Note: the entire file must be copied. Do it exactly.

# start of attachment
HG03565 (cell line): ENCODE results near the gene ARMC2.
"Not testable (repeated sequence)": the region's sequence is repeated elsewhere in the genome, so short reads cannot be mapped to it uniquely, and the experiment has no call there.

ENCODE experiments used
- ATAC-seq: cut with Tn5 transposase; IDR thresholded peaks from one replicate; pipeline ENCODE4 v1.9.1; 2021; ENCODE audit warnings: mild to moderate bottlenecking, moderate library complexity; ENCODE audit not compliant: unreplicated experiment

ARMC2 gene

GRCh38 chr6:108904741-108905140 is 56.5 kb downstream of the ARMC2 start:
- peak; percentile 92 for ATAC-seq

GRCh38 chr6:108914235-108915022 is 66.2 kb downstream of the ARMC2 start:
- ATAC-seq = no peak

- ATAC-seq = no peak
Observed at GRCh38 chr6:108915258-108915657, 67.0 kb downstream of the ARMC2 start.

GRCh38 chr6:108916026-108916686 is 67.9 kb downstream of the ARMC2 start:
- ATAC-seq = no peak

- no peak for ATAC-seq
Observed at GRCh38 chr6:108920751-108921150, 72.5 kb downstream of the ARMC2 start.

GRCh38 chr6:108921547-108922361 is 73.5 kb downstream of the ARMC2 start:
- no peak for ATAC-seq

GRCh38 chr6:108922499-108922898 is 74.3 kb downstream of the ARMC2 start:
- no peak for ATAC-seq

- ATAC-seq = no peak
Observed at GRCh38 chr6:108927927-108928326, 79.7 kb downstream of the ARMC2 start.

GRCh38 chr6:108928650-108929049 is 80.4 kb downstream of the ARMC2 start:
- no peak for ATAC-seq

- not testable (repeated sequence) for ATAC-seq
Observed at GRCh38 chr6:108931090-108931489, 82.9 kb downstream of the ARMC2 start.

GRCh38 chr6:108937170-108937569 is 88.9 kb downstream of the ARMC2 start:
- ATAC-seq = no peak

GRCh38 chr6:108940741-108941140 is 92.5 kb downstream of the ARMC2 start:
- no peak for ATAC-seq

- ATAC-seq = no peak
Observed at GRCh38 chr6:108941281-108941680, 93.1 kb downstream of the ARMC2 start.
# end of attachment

HG03565 (cell line): ENCODE results near the gene ARMC2.
"Not testable (repeated sequence)": the region's sequence is repeated elsewhere in the genome, so short reads cannot be mapped to it uniquely, and the experiment has no call there.

ENCODE experiments used
- ATAC-seq: cut with Tn5 transposase; IDR thresholded peaks from one replicate; pipeline ENCODE4 v1.9.1; 2021; ENCODE audit warnings: mild to moderate bottlenecking, moderate library complexity; ENCODE audit not compliant: unreplicated experiment

ARMC2 gene

GRCh38 chr6:108904741-108905140 is 56.5 kb downstream of the ARMC2 start:
- peak; percentile 92 for ATAC-seq

GRCh38 chr6:108914235-108915022 is 66.2 kb downstream of the ARMC2 start:
- ATAC-seq = no peak

- ATAC-seq = no peak
Observed at GRCh38 chr6:108915258-108915657, 67.0 kb downstream of the ARMC2 start.

GRCh38 chr6:108916026-108916686 is 67.9 kb downstream of the ARMC2 start:
- ATAC-seq = no peak

- no peak for ATAC-seq
Observed at GRCh38 chr6:108920751-108921150, 72.5 kb downstream of the ARMC2 start.

GRCh38 chr6:108921547-108922361 is 73.5 kb downstream of the ARMC2 start:
- no peak for ATAC-seq

GRCh38 chr6:108922499-108922898 is 74.3 kb downstream of the ARMC2 start:
- no peak for ATAC-seq

- ATAC-seq = no peak
Observed at GRCh38 chr6:108927927-108928326, 79.7 kb downstream of the ARMC2 start.

GRCh38 chr6:108928650-108929049 is 80.4 kb downstream of the ARMC2 start:
- no peak for ATAC-seq

- not testable (repeated sequence) for ATAC-seq
Observed at GRCh38 chr6:108931090-108931489, 82.9 kb downstream of the ARMC2 start.

GRCh38 chr6:108937170-108937569 is 88.9 kb downstream of the ARMC2 start:
- ATAC-seq = no peak

GRCh38 chr6:108940741-108941140 is 92.5 kb downstream of the ARMC2 start:
- no peak for ATAC-seq

- ATAC-seq = no peak
Observed at GRCh38 chr6:108941281-108941680, 93.1 kb downstream of the ARMC2 start.